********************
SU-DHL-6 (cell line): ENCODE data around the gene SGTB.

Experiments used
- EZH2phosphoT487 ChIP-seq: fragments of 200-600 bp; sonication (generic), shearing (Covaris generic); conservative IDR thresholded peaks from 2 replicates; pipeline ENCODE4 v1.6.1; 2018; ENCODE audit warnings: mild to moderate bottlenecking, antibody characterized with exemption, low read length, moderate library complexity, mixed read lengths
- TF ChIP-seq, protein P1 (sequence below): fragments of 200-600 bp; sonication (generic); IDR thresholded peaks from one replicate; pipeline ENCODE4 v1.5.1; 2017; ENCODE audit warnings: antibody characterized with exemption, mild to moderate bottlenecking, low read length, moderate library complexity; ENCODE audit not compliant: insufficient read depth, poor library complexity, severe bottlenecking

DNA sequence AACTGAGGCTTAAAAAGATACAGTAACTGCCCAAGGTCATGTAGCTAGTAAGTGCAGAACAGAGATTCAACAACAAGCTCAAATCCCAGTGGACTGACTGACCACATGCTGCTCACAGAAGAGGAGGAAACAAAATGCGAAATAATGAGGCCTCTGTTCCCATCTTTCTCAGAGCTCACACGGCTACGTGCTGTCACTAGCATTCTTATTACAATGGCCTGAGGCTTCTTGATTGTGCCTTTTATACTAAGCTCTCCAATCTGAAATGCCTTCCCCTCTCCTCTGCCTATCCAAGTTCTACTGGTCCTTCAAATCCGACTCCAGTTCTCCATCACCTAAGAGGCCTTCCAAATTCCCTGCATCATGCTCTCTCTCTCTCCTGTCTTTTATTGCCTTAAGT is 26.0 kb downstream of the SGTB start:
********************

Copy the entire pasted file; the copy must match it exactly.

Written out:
SU-DHL-6 (cell line): ENCODE data around the gene SGTB.

Experiments used
- EZH2phosphoT487 ChIP-seq: fragments of 200-600 bp; sonication (generic), shearing (Covaris generic); conservative IDR thresholded peaks from 2 replicates; pipeline ENCODE4 v1.6.1; 2018; ENCODE audit warnings: mild to moderate bottlenecking, antibody characterized with exemption, low read length, moderate library complexity, mixed read lengths
- TF ChIP-seq, protein P1 (sequence below): fragments of 200-600 bp; sonication (generic); IDR thresholded peaks from one replicate; pipeline ENCODE4 v1.5.1; 2017; ENCODE audit warnings: antibody characterized with exemption, mild to moderate bottlenecking, low read length, moderate library complexity; ENCODE audit not compliant: insufficient read depth, poor library complexity, severe bottlenecking

DNA sequence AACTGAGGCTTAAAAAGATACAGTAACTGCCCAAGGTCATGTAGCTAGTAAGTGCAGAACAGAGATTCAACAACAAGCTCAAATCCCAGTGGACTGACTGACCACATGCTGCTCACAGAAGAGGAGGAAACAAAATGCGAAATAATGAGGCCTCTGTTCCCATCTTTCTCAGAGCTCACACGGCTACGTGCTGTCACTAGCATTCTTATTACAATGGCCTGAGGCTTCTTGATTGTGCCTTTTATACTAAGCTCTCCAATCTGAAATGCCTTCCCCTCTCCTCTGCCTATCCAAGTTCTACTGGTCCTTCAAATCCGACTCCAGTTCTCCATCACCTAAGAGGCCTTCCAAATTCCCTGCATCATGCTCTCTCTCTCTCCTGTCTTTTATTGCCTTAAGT is 26.0 kb downstream of the SGTB start: